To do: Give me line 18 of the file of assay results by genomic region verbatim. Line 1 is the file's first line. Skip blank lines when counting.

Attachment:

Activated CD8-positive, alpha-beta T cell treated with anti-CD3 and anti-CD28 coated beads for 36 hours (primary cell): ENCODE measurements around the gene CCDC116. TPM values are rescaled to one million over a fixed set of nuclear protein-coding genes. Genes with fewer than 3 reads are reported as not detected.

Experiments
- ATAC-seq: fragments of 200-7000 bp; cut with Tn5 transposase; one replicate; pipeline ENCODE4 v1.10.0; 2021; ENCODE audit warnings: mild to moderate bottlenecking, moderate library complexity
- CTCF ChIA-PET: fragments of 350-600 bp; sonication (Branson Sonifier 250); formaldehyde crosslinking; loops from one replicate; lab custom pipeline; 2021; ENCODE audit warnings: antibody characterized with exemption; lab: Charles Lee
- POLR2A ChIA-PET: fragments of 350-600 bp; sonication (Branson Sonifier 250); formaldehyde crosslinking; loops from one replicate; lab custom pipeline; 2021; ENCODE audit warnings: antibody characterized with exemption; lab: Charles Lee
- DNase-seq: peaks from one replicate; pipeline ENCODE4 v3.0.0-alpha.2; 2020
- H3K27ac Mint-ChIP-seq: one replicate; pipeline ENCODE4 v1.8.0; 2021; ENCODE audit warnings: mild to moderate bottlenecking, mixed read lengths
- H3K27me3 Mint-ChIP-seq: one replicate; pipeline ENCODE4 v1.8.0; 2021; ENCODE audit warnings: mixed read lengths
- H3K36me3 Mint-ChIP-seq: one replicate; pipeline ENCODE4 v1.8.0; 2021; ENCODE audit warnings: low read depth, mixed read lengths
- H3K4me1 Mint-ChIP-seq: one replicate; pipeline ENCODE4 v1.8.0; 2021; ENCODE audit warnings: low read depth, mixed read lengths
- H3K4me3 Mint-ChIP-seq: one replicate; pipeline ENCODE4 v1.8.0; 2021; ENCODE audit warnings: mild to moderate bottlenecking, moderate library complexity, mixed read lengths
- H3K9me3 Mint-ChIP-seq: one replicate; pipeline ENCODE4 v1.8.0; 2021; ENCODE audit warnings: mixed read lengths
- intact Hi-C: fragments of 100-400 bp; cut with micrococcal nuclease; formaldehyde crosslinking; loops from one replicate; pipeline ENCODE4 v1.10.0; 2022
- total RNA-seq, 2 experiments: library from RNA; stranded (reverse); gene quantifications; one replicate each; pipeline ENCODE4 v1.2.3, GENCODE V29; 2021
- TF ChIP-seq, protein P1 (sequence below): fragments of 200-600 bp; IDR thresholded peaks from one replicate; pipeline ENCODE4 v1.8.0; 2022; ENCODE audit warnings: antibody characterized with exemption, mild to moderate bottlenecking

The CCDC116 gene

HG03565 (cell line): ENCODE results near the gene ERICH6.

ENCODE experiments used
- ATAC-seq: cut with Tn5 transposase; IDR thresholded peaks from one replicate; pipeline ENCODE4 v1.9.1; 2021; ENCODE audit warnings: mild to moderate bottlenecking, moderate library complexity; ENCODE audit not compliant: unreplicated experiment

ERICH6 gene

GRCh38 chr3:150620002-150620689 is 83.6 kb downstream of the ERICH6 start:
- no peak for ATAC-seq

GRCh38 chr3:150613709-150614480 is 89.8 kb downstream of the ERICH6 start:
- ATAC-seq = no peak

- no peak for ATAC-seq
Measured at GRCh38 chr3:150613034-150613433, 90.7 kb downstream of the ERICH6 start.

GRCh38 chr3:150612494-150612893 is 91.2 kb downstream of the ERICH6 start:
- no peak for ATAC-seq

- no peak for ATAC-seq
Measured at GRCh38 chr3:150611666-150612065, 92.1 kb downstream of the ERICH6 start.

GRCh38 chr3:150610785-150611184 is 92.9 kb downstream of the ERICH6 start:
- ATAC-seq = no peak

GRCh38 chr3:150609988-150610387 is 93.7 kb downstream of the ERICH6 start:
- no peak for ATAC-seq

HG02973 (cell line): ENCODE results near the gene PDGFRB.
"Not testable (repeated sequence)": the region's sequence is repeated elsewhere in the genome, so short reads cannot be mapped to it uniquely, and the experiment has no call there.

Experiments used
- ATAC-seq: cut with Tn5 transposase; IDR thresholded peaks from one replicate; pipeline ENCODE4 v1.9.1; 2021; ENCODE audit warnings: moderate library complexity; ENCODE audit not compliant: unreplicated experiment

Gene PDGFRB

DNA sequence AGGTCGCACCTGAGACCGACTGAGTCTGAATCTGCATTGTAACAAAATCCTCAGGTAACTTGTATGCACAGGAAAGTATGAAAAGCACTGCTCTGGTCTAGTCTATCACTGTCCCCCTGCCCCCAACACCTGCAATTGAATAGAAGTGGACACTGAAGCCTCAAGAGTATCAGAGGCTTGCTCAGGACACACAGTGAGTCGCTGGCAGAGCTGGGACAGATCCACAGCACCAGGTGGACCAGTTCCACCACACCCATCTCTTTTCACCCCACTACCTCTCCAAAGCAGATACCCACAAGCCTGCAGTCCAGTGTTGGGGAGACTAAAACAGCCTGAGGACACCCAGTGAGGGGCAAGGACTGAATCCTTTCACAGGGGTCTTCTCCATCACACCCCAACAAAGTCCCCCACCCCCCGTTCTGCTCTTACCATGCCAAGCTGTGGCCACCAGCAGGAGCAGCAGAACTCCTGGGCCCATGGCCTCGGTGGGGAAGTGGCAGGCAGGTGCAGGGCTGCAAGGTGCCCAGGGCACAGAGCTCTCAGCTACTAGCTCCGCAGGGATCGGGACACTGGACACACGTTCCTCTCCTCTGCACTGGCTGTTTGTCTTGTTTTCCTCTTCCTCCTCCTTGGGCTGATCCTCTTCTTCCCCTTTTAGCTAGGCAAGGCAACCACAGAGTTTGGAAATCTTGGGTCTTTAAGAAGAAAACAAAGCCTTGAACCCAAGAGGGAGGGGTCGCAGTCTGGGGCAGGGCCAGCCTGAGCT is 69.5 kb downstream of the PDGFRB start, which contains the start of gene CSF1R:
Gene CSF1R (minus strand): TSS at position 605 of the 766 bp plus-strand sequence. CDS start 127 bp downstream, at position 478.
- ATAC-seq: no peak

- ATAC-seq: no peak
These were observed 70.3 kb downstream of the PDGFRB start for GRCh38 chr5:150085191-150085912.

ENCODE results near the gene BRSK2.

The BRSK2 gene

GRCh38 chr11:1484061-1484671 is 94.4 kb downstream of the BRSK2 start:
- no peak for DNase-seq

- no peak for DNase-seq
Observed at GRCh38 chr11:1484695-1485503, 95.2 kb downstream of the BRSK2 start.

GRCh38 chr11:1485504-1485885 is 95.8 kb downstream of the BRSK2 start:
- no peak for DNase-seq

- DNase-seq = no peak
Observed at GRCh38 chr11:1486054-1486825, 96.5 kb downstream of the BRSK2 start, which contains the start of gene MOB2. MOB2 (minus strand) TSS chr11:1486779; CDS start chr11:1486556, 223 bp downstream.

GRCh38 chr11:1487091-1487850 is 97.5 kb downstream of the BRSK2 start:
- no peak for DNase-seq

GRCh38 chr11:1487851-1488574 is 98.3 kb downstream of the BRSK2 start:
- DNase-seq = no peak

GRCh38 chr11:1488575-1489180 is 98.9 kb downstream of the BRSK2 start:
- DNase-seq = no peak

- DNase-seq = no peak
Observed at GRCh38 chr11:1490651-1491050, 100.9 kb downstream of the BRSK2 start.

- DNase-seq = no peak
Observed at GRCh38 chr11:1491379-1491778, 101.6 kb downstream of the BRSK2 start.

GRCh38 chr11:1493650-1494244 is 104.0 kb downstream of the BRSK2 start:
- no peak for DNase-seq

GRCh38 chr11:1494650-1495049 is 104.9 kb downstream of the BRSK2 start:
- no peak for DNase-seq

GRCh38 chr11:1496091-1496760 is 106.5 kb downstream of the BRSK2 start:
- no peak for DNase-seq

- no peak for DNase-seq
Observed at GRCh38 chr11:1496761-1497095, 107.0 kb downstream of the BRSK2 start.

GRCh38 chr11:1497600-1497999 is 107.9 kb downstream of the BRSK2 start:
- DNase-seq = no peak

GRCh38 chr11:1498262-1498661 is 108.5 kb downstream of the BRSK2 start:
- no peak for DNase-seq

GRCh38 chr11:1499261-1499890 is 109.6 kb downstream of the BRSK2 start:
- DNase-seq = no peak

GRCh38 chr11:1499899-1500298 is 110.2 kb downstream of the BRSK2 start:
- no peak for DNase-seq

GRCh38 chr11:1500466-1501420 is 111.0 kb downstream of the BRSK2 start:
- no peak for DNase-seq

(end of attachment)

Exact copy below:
ENCODE experiments used